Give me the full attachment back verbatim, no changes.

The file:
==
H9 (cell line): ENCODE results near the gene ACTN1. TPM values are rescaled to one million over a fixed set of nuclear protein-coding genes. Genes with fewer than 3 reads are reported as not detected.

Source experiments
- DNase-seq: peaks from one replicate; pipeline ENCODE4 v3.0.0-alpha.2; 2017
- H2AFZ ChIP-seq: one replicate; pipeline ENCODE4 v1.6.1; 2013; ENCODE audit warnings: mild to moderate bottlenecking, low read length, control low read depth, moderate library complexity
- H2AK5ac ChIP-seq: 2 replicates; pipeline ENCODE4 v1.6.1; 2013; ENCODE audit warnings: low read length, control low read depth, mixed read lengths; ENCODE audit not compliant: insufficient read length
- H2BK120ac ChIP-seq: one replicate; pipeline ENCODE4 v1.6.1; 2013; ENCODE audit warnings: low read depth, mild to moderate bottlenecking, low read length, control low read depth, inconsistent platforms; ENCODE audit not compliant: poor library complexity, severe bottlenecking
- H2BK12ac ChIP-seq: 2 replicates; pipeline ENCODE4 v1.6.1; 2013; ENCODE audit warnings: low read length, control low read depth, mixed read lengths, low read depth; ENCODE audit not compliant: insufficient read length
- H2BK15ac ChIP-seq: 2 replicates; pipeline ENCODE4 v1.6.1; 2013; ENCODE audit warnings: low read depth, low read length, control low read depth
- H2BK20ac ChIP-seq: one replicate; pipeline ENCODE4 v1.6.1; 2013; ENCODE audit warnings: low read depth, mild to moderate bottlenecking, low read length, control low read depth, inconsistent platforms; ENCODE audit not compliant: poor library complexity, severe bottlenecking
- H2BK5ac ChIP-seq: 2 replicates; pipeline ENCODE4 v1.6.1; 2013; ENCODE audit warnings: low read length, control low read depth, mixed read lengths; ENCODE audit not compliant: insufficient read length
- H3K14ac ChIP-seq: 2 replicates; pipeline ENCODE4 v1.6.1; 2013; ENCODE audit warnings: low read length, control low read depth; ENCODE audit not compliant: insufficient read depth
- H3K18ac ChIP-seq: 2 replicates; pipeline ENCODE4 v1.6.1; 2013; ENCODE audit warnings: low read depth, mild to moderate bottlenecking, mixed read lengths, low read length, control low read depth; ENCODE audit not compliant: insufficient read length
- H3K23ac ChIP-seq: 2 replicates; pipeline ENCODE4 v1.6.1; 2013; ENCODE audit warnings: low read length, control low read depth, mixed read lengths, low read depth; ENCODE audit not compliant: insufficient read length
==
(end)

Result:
H9 (cell line): ENCODE results near the gene ACTN1. TPM values are rescaled to one million over a fixed set of nuclear protein-coding genes. Genes with fewer than 3 reads are reported as not detected.

Source experiments
- DNase-seq: peaks from one replicate; pipeline ENCODE4 v3.0.0-alpha.2; 2017
- H2AFZ ChIP-seq: one replicate; pipeline ENCODE4 v1.6.1; 2013; ENCODE audit warnings: mild to moderate bottlenecking, low read length, control low read depth, moderate library complexity
- H2AK5ac ChIP-seq: 2 replicates; pipeline ENCODE4 v1.6.1; 2013; ENCODE audit warnings: low read length, control low read depth, mixed read lengths; ENCODE audit not compliant: insufficient read length
- H2BK120ac ChIP-seq: one replicate; pipeline ENCODE4 v1.6.1; 2013; ENCODE audit warnings: low read depth, mild to moderate bottlenecking, low read length, control low read depth, inconsistent platforms; ENCODE audit not compliant: poor library complexity, severe bottlenecking
- H2BK12ac ChIP-seq: 2 replicates; pipeline ENCODE4 v1.6.1; 2013; ENCODE audit warnings: low read length, control low read depth, mixed read lengths, low read depth; ENCODE audit not compliant: insufficient read length
- H2BK15ac ChIP-seq: 2 replicates; pipeline ENCODE4 v1.6.1; 2013; ENCODE audit warnings: low read depth, low read length, control low read depth
- H2BK20ac ChIP-seq: one replicate; pipeline ENCODE4 v1.6.1; 2013; ENCODE audit warnings: low read depth, mild to moderate bottlenecking, low read length, control low read depth, inconsistent platforms; ENCODE audit not compliant: poor library complexity, severe bottlenecking
- H2BK5ac ChIP-seq: 2 replicates; pipeline ENCODE4 v1.6.1; 2013; ENCODE audit warnings: low read length, control low read depth, mixed read lengths; ENCODE audit not compliant: insufficient read length
- H3K14ac ChIP-seq: 2 replicates; pipeline ENCODE4 v1.6.1; 2013; ENCODE audit warnings: low read length, control low read depth; ENCODE audit not compliant: insufficient read depth
- H3K18ac ChIP-seq: 2 replicates; pipeline ENCODE4 v1.6.1; 2013; ENCODE audit warnings: low read depth, mild to moderate bottlenecking, mixed read lengths, low read length, control low read depth; ENCODE audit not compliant: insufficient read length
- H3K23ac ChIP-seq: 2 replicates; pipeline ENCODE4 v1.6.1; 2013; ENCODE audit warnings: low read length, control low read depth, mixed read lengths, low read depth; ENCODE audit not compliant: insufficient read length